reprimanding unethical behavior in a corporation
Less than half of companies encourage discussion of moral dilemmas and criticism of censurable conduct at the workplace, according to a global survey of over 1,800 communication professionals conducted by the International Association of Business Communicators (IABC) Research Foundation.
According to the new report, The Business of Truth: A Guide to Ethical Communication, most organizations maintain or practice a generally “healthy” climate for ethical concerns and issues, with 70 percent of respondents agreeing that their organization makes it clear to employees what is ethically acceptable and what is not acceptable. Additionally, 67 percent of respondents agreed with the statement that top management has let it be known in no uncertain terms that unethical behavior will not be tolerated.
However, the research also found that only 61 percent of companies encourage openness about ethical/unethical conduct in their organizations and only 46 percent of companies encourage discussion of moral dilemmas and censurable conduct in their organizations.
At the workplace:
46% said that discussion of moral dilemmas and criticism of censurable conduct is encouraged.
60% said that openness about ethical/unethical conduct is encouraged.
70% said that it is clear to employees what is ethically acceptable and what is not.
67%said that top management has let it be known that unethical behavior will not be tolerated.
The research also explored organizational values about ethical conduct of managers. The majority of the study’s respondents (69 percent) disagreed with the statement that managers in their company often engaged in unethical behavior. When questioned further on corporate values on reprimanding unethical behavior, 68 percent of communicators said their companies would promptly reprimand managers found to be acting unethically for personal gain. However, if the unethical behavior was primarily for corporate gain, only half the respondents (51 percent) believed that the manager would be reprimanded by their company.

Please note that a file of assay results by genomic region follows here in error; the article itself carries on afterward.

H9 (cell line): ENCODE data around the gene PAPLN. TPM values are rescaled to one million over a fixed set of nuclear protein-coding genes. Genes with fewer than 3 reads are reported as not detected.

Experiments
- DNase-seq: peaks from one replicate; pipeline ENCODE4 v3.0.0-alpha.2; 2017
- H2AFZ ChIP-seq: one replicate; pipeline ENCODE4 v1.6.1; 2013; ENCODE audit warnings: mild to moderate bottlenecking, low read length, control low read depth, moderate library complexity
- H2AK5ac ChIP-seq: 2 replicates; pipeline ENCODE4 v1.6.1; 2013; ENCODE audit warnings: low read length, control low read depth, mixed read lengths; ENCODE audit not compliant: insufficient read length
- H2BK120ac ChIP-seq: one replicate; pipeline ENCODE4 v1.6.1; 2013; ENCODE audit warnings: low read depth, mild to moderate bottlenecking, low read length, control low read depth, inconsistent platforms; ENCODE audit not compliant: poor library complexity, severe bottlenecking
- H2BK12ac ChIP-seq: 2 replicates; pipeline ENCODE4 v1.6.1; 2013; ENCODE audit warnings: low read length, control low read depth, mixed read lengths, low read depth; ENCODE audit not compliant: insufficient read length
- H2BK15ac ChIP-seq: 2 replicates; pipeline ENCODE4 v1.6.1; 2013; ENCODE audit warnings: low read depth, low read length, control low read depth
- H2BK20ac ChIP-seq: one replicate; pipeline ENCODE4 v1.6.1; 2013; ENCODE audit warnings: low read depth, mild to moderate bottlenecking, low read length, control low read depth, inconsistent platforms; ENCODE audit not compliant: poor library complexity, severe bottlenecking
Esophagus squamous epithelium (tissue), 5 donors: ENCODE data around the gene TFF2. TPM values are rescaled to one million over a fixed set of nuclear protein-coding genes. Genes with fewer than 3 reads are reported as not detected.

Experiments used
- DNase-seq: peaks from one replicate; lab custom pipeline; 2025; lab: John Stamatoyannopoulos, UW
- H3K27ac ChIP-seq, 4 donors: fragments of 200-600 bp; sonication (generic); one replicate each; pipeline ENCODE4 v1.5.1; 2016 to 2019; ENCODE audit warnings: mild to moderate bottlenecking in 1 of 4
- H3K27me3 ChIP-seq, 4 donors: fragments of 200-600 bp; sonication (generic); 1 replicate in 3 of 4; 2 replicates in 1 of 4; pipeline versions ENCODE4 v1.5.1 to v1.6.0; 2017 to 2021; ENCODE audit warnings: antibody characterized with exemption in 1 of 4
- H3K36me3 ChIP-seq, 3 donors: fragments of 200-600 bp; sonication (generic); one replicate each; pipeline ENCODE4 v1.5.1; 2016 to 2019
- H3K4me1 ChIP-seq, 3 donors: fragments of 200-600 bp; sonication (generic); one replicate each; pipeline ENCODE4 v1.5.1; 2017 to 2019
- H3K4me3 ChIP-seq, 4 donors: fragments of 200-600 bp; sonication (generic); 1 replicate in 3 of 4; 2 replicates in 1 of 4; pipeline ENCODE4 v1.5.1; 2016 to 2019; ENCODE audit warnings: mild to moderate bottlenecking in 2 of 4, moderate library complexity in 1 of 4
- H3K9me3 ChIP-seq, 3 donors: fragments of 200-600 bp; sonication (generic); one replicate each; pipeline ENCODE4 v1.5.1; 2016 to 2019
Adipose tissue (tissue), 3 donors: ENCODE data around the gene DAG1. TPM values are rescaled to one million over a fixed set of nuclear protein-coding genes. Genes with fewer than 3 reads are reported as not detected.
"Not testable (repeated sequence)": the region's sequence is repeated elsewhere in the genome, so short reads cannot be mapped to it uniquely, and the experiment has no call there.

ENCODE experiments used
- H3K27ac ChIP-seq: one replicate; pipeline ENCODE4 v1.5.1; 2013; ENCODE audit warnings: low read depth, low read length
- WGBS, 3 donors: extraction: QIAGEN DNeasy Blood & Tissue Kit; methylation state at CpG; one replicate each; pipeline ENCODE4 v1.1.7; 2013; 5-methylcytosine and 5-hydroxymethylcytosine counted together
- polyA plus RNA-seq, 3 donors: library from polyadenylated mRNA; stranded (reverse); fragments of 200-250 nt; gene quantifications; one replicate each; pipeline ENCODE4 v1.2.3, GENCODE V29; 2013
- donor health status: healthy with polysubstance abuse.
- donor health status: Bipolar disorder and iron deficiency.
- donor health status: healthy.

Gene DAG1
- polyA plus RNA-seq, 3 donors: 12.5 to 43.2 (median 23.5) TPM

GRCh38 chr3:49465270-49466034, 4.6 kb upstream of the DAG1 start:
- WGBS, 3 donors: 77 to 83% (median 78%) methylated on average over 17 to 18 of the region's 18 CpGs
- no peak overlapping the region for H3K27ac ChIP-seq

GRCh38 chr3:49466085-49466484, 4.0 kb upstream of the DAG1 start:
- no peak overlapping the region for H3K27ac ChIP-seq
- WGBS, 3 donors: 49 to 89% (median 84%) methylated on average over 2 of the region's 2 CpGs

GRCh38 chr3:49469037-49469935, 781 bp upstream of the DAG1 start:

Managers and ethics:
17% agreed that managers in their company often engaged in unethical behaviors.
68% agreed that if a manager is discovered to have acted unethically for personal gain, he will be reprimanded.
51% agreed that if a manager is discovered to have acted unethically for corporate gain, he will be reprimanded.
The IABC report, The Business of Truth, has sparked a debate on who is responsible for managing and handling ethical concerns at an organization. Who do you think is the ethical conscience of an organization? Participate in IABC’s quick online poll by casting your vote at www.iabc.com/polls/1.
About the study
The IABC Research Foundation received responses to its ethics survey from 1,827 communication professionals from around the world. In addition, qualitative data was collected through focus groups and in-depth interviews with senior and mid-level communicators in the U.S., Canada, New Zealand, Israel and Australia.
The Business of Truth: A Guide to Ethical Communication includes quantitative and qualitative research findings, an examination of theories of ethics, and a toolkit with workbooks and PowerPoint training modules. To order, visit http://store.yahoo.com/iabcstore/knowcenres.html or call +1 415.544.4700 or 800.776.4222 for more information.
The International Association of Business Communicators (IABC) is a global network of communication professionals committed to improving organizational effectiveness through strategic communication. Established in 1970, IABC serves more than 13,000 members in 67 countries, 100 chapters and 10,000 organizations. For more information, visit www.iabc.com.
About the IABC Research Foundation
The IABC Research Foundation translates communication theory into practice, providing real-world knowledge and applications for the communication profession. Established in 1982, the Foundation is a tax-exempt organization with benefits to the donor under U.S. tax law. For more information, visit www.iabc.com/rf.